“But Sean was like, ‘No. Stay. He needs you more here.’ It makes me tear up to even think about it. I’ll never forget Sean saying that.”

As Lowell approached the crest of the hill he was clinging to a sliver of a lead, less than a second ahead of Moravec, but he was winning. Erika was determined to be the one to tell him that.

When he approached the top of the hill, Erika ran with him, with Ophelia strapped in, screaming, “You’re winning! You’re winning! You’re winning!”

“I knew that if he heard me and heard my voice and heard me saying he was winning that it would touch him in a different way, and maybe it would seem in a way a little bit more real, Erika said.

“There’s tens of thousands of people screaming, so I had no idea if he would hear me but I screamed as loud as I could.”

Bailey entered the stadium with Russia’s Alexey Volkov, who was more than a minute off the lead. Bailey tucked himself into Volkov’s slipstream as he charged for the finish. The tightly-packed grandstand exploded with encouragement for the American. Lowell crossed the finish line just 3.3 seconds ahead of Moravec, winning his first world championship race – the first for any U.S. biathlete – in his 11th appearance at Worlds.

“As cliché as it sounds, that encouragement from Erika and the awareness that, Here’s my wife with my daughter and we’re at world championships and it’s now or never, truly. This is the moment that I have to summon everything in my body and get to the finish line as fast as possible. I think that helped me that last 800m to the finish,” Lowell remembered.

With the history-making successes of his 2016-17 season in the rearview mirror, and nearly two years removed from first agreeing to continue competing in biathlon while joining the Crosscut venture, Lowell is still feeling free of those pressure-filled expectations, even has he thinks about his last Olympic races in PyeongChang.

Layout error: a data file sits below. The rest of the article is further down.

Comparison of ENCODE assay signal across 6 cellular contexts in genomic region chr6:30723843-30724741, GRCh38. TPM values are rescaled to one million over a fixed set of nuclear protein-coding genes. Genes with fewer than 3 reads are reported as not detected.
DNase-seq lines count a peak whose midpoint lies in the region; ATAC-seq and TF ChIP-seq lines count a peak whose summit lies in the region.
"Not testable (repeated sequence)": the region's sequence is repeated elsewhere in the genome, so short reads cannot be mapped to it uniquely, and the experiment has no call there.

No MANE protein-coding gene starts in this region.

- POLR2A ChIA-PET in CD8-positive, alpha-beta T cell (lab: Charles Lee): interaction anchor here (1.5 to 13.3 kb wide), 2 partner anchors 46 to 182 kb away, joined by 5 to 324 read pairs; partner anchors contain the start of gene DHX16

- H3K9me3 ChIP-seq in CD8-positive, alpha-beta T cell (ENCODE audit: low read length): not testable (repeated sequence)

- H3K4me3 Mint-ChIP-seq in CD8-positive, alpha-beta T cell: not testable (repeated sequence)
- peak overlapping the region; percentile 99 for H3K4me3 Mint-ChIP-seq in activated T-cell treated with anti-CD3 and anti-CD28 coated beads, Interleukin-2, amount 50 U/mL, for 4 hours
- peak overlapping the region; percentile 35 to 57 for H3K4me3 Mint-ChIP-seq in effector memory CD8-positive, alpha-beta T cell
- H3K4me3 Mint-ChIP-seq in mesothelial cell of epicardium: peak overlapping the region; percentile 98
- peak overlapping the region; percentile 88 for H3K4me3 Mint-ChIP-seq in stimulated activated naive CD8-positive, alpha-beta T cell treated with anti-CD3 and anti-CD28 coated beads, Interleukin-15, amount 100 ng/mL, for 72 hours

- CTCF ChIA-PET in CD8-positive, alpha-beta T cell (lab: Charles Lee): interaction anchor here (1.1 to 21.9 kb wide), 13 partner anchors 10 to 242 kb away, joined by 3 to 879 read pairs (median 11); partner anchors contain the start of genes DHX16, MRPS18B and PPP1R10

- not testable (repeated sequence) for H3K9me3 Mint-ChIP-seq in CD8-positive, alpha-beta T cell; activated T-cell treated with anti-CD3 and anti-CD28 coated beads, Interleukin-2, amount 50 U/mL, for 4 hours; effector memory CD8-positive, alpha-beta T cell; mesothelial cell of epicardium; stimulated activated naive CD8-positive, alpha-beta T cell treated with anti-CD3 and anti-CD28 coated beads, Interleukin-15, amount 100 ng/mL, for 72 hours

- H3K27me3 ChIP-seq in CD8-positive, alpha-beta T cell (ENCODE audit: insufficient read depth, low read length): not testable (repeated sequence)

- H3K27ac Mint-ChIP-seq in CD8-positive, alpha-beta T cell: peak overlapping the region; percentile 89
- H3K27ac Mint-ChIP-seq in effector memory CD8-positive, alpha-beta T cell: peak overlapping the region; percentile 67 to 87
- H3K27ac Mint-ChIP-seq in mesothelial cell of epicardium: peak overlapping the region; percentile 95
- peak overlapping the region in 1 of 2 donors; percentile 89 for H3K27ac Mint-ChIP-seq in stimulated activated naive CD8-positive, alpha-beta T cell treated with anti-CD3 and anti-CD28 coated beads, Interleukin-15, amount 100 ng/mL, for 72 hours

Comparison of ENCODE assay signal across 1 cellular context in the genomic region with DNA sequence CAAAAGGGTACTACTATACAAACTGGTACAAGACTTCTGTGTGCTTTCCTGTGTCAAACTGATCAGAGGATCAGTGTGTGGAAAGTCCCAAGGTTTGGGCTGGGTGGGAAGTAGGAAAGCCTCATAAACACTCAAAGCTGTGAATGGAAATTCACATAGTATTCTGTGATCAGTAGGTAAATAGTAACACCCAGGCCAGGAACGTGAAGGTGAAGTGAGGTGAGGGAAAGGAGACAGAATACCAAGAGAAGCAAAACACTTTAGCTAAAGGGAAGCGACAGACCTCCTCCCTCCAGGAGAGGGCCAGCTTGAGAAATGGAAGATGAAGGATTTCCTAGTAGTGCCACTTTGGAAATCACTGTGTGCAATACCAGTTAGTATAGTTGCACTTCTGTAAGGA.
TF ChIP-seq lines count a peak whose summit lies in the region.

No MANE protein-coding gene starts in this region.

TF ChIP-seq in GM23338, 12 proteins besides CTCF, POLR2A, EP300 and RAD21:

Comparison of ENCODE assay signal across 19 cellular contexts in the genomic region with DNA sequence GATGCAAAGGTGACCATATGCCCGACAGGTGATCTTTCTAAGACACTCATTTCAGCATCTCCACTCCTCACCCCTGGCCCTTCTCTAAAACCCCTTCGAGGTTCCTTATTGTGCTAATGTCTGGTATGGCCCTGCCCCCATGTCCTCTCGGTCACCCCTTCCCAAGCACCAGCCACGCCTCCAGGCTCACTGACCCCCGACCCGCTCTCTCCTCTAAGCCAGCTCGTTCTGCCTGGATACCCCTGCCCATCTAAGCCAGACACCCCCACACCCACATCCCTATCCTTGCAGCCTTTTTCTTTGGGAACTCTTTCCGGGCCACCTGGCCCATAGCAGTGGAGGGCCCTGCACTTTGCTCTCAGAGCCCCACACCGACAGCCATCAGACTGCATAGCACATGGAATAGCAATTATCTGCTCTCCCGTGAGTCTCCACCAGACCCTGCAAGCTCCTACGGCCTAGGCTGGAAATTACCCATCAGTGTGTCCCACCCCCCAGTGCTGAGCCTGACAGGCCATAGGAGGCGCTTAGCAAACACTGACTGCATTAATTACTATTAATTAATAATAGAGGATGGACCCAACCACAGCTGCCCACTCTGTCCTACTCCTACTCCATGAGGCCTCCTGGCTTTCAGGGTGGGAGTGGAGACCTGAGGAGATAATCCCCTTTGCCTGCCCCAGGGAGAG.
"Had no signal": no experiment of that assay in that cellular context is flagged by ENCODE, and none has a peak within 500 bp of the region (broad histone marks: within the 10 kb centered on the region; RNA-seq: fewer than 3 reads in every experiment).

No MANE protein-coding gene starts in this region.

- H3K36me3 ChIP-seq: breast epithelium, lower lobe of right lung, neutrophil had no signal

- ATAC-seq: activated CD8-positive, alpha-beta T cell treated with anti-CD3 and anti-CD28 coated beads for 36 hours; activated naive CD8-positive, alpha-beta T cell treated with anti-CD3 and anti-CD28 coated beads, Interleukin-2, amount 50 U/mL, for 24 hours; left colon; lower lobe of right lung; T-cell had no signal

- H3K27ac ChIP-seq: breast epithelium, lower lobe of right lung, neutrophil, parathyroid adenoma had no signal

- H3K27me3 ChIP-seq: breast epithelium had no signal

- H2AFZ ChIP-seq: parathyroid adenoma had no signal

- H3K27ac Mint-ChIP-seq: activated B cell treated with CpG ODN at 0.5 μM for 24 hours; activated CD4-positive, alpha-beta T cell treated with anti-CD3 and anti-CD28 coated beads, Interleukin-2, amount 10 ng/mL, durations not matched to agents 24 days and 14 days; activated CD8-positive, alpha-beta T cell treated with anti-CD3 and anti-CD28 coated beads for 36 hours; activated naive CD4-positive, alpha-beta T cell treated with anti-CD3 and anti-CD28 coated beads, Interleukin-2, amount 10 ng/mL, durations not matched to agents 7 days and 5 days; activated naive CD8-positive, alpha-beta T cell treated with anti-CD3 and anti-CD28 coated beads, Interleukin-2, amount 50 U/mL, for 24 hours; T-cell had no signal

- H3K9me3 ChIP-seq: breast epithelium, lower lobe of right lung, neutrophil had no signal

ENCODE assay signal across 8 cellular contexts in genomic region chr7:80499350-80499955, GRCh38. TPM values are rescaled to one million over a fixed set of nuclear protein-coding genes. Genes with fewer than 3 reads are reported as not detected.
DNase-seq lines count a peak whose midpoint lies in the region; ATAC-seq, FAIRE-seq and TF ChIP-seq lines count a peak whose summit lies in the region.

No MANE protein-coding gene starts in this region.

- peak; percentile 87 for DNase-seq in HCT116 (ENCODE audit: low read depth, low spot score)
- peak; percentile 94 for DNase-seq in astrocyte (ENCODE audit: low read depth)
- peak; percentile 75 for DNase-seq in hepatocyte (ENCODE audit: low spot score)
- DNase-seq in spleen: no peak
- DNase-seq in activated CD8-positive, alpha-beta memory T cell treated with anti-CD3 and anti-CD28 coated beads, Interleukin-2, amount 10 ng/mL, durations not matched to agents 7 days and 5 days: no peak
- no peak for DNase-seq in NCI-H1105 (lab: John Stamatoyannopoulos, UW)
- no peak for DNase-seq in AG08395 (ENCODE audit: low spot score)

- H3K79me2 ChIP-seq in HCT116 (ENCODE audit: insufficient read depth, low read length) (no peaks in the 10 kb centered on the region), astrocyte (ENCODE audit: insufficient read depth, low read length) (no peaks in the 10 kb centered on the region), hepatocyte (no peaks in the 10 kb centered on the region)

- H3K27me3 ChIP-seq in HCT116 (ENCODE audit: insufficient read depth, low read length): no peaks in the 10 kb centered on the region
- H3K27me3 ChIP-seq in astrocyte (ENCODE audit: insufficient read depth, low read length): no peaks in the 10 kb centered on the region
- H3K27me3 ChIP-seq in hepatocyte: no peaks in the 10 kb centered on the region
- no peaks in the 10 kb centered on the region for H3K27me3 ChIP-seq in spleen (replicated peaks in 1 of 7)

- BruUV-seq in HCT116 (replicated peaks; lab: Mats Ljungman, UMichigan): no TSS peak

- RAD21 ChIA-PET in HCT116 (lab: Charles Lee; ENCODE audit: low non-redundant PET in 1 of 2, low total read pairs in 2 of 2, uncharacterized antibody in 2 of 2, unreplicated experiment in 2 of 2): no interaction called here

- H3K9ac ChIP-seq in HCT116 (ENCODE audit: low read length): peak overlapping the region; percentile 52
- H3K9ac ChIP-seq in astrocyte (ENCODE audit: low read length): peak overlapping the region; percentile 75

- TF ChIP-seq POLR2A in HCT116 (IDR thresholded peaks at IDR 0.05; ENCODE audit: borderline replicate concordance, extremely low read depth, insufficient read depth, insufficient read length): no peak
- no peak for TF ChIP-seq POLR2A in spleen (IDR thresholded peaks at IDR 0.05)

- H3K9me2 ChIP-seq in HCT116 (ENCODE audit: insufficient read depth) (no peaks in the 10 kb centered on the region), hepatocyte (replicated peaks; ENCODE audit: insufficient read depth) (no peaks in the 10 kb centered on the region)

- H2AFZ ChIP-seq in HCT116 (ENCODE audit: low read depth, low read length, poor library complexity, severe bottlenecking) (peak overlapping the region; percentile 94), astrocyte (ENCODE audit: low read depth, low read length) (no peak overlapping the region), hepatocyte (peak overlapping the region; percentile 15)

“I’m well aware of both the positive and negative effects of pressure, and what that can do for an athlete. I’ve lived on both sides, where I’ve been affected negatively by pressure and I’ve also felt the positive effects of not feeling pressure,” Lowell said.

And don’t think for a moment that Erika and Ophelia would miss out on Lowell’s final trip to the Olympics.

“Knowing that it’s his last year, we know that it’s going to be a huge challenge, but we’re excited to bring Ophelia to the Olympics and have these experiences together,” Erika said.

“Sometimes in the moment, when you’re experiencing horrible jetlag with a baby and all of the strange situations you find yourself in, it feels like a challenge. But at the end of the day I stop and I think how lucky we are to have this challenge. And how lucky we are to be on this trip together.”

After the flame in PyeongChang is extinguished, the Baileys will face their next challenge together as they plan to move to Montana and away from the one home both Lowell and Erika have known for the most of their lives.

“The hardest part for us is the idea that we’re leaving friends and family behind, but the excitement of being able to move to a great town like Bozeman, meet new friends in such a great community, but also be involved in a project that’s seeking to carry on the momentum that U.S. Biathlon has built over the last decade, that’s really exciting for me, Lowell said.

“There’s now 100 kids involved in their local biathlon program, and we’re part of that.”

In early 2018, through bridge financing and philanthropic gifts, CMSC officially purchased Crosscut Ranch to complete their 533-acre acquisition dream.

There will be future financial needs and fundraising continues for money to cover the cost of the land purchase, with roughly $4 million due by the end of 2020.

Crosscut’s leadership will simultaneously begin a campaign to raise capital for their grand undertaking to build a new lodge, a 30-stall biathlon shooting range – meeting the same standards seen at IBU World Cup venues across Europe – as well as paved roller ski trails. Everything Bailey hopes to have when he begins his work on the next crop of Olympic biathletes, which he’s willing to bet will happen sooner than later.

“Maybe not in the next Olympics, but probably the Olympics after that, there will be Olympic biathletes coming out of Bozeman.”